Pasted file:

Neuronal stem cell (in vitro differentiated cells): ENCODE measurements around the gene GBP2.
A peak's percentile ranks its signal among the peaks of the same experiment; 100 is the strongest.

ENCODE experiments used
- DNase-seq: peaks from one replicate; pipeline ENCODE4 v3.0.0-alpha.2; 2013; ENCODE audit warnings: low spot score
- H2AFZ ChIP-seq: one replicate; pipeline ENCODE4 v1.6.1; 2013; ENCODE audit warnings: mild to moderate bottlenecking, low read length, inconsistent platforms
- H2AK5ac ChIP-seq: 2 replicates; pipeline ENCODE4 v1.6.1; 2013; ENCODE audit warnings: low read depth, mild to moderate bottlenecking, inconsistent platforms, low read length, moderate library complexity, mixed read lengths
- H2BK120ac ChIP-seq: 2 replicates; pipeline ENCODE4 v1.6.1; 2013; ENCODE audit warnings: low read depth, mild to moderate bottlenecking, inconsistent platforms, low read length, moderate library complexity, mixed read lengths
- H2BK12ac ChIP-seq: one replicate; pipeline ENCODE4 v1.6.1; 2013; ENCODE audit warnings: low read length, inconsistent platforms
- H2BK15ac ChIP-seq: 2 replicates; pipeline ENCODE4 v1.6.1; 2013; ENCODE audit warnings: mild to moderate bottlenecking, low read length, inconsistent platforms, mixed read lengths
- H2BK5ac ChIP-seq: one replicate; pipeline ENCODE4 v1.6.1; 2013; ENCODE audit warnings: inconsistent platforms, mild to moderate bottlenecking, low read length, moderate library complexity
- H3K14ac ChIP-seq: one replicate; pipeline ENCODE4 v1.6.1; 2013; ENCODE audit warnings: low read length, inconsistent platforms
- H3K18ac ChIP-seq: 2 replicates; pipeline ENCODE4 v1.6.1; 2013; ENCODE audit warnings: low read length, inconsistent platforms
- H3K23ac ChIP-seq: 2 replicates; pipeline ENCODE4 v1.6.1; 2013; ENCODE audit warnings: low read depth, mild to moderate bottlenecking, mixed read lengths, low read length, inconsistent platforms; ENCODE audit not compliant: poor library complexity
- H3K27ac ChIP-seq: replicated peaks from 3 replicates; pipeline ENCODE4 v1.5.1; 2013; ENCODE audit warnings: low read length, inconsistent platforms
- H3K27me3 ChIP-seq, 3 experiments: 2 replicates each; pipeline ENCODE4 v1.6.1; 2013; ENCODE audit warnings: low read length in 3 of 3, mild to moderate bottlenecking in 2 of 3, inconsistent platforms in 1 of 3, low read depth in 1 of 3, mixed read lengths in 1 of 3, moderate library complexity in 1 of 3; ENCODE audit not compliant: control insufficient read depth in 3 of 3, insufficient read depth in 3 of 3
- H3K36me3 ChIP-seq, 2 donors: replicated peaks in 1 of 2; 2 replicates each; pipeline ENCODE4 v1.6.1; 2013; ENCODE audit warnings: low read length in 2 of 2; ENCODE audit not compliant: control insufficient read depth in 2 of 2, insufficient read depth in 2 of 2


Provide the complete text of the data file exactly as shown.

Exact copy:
Neuronal stem cell (in vitro differentiated cells): ENCODE measurements around the gene GBP2.
A peak's percentile ranks its signal among the peaks of the same experiment; 100 is the strongest.

ENCODE experiments used
- DNase-seq: peaks from one replicate; pipeline ENCODE4 v3.0.0-alpha.2; 2013; ENCODE audit warnings: low spot score
- H2AFZ ChIP-seq: one replicate; pipeline ENCODE4 v1.6.1; 2013; ENCODE audit warnings: mild to moderate bottlenecking, low read length, inconsistent platforms
- H2AK5ac ChIP-seq: 2 replicates; pipeline ENCODE4 v1.6.1; 2013; ENCODE audit warnings: low read depth, mild to moderate bottlenecking, inconsistent platforms, low read length, moderate library complexity, mixed read lengths
- H2BK120ac ChIP-seq: 2 replicates; pipeline ENCODE4 v1.6.1; 2013; ENCODE audit warnings: low read depth, mild to moderate bottlenecking, inconsistent platforms, low read length, moderate library complexity, mixed read lengths
- H2BK12ac ChIP-seq: one replicate; pipeline ENCODE4 v1.6.1; 2013; ENCODE audit warnings: low read length, inconsistent platforms
- H2BK15ac ChIP-seq: 2 replicates; pipeline ENCODE4 v1.6.1; 2013; ENCODE audit warnings: mild to moderate bottlenecking, low read length, inconsistent platforms, mixed read lengths
- H2BK5ac ChIP-seq: one replicate; pipeline ENCODE4 v1.6.1; 2013; ENCODE audit warnings: inconsistent platforms, mild to moderate bottlenecking, low read length, moderate library complexity
- H3K14ac ChIP-seq: one replicate; pipeline ENCODE4 v1.6.1; 2013; ENCODE audit warnings: low read length, inconsistent platforms
- H3K18ac ChIP-seq: 2 replicates; pipeline ENCODE4 v1.6.1; 2013; ENCODE audit warnings: low read length, inconsistent platforms
- H3K23ac ChIP-seq: 2 replicates; pipeline ENCODE4 v1.6.1; 2013; ENCODE audit warnings: low read depth, mild to moderate bottlenecking, mixed read lengths, low read length, inconsistent platforms; ENCODE audit not compliant: poor library complexity
- H3K27ac ChIP-seq: replicated peaks from 3 replicates; pipeline ENCODE4 v1.5.1; 2013; ENCODE audit warnings: low read length, inconsistent platforms
- H3K27me3 ChIP-seq, 3 experiments: 2 replicates each; pipeline ENCODE4 v1.6.1; 2013; ENCODE audit warnings: low read length in 3 of 3, mild to moderate bottlenecking in 2 of 3, inconsistent platforms in 1 of 3, low read depth in 1 of 3, mixed read lengths in 1 of 3, moderate library complexity in 1 of 3; ENCODE audit not compliant: control insufficient read depth in 3 of 3, insufficient read depth in 3 of 3
- H3K36me3 ChIP-seq, 2 donors: replicated peaks in 1 of 2; 2 replicates each; pipeline ENCODE4 v1.6.1; 2013; ENCODE audit warnings: low read length in 2 of 2; ENCODE audit not compliant: control insufficient read depth in 2 of 2, insufficient read depth in 2 of 2